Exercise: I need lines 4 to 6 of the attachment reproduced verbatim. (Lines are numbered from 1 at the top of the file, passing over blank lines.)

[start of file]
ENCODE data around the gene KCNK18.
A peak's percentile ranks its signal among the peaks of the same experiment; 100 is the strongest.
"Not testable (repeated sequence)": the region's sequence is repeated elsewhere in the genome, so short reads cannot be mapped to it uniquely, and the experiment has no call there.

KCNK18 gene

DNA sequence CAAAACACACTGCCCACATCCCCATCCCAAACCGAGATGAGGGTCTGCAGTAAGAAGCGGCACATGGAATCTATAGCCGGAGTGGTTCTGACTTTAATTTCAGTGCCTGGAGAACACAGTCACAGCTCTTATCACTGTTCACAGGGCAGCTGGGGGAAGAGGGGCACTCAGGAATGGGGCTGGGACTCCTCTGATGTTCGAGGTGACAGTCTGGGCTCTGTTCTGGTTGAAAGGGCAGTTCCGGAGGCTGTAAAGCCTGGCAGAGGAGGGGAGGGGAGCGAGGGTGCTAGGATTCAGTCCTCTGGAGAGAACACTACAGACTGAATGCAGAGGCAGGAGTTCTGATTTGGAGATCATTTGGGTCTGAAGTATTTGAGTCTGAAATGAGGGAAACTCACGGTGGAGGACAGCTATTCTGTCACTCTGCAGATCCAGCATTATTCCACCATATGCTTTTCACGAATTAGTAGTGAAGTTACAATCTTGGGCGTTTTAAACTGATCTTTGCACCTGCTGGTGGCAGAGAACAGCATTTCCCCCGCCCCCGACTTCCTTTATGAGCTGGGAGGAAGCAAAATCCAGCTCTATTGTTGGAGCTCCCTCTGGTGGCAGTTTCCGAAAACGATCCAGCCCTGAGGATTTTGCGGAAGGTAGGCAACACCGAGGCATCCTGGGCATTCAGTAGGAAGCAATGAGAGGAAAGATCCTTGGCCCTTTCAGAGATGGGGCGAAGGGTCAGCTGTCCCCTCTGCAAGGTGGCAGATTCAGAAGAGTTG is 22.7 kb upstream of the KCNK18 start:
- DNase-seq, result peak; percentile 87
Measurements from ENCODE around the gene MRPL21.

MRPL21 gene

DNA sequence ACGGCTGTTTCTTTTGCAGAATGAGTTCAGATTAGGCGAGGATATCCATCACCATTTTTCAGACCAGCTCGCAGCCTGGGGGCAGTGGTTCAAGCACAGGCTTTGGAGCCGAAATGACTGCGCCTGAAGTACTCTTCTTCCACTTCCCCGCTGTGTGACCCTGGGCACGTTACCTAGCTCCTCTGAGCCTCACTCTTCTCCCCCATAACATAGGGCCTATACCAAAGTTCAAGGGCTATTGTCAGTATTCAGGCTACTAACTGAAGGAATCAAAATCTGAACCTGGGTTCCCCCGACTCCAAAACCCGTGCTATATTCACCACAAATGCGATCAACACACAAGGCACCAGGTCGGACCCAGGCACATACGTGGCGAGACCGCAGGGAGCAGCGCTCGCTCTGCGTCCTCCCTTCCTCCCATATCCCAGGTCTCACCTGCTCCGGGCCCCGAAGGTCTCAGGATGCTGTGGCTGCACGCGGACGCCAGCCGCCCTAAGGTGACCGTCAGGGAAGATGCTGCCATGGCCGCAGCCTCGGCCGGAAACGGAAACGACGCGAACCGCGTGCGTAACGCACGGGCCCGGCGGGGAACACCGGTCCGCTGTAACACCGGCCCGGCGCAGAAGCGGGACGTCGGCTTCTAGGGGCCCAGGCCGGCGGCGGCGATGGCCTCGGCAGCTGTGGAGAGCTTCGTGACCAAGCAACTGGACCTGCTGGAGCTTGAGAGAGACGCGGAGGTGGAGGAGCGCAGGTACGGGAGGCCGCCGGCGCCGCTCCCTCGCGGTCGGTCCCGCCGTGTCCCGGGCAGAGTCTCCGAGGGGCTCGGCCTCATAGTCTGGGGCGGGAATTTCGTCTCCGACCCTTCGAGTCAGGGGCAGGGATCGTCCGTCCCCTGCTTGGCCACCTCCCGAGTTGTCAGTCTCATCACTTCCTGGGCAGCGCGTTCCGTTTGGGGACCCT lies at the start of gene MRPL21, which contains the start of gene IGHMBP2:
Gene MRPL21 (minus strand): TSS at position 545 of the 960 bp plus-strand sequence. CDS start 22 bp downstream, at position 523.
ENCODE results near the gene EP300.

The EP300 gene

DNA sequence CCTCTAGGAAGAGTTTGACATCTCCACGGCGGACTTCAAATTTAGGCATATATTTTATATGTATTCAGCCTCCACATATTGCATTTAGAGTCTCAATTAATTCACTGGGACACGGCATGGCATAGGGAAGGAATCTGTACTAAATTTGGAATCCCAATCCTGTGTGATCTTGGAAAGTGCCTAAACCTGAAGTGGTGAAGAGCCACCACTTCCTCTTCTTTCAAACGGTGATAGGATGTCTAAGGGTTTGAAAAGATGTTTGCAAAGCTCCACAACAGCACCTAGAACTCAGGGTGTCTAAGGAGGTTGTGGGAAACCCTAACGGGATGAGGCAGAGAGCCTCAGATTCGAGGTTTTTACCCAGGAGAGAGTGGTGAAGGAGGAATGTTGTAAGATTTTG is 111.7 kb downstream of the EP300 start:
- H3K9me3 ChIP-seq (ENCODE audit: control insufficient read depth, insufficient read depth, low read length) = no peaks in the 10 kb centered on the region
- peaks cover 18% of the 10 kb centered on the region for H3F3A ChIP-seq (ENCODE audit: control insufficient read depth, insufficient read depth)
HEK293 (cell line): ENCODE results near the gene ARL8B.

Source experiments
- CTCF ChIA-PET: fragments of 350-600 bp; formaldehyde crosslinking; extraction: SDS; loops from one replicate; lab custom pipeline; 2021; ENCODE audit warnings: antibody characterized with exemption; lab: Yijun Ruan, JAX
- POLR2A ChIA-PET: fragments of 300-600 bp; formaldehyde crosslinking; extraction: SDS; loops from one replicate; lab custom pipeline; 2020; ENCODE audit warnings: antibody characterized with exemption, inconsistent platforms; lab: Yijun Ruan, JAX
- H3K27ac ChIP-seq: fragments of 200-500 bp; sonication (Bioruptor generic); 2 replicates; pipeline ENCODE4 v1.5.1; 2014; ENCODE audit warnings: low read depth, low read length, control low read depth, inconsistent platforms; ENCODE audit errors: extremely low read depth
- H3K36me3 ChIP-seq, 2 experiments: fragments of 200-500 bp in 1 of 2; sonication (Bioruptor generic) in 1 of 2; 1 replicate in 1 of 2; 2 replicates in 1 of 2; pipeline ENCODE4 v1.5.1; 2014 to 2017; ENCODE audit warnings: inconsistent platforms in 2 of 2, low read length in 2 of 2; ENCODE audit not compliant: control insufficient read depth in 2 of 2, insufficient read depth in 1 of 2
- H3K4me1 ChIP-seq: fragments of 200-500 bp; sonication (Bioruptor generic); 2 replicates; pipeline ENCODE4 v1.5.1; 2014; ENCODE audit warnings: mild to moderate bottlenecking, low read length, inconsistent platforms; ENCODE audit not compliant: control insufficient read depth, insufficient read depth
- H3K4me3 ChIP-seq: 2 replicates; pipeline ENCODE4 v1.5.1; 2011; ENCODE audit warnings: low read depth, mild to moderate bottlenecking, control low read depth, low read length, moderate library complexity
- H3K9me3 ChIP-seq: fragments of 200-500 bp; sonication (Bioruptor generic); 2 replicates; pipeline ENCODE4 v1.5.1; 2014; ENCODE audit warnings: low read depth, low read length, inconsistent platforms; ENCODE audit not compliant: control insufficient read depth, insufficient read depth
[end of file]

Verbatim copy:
KCNK18 gene

DNA sequence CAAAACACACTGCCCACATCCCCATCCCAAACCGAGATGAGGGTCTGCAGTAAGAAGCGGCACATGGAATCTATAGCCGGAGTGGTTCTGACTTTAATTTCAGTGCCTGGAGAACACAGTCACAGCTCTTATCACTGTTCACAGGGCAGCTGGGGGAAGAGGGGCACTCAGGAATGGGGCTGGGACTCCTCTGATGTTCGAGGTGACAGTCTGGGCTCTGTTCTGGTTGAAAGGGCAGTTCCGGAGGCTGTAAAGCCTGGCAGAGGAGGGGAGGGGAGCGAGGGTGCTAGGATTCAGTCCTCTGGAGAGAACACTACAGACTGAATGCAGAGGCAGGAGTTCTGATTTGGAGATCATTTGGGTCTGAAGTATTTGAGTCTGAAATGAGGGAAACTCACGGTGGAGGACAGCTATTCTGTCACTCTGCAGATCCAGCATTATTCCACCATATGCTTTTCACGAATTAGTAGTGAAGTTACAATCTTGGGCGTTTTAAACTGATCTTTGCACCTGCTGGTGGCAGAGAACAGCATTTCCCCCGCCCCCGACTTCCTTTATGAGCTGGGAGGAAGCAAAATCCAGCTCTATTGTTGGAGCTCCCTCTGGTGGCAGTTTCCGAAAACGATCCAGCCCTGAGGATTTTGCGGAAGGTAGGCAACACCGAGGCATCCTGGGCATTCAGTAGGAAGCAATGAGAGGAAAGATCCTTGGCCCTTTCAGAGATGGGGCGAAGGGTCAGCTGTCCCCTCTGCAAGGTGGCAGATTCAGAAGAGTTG is 22.7 kb upstream of the KCNK18 start:
- DNase-seq, result peak; percentile 87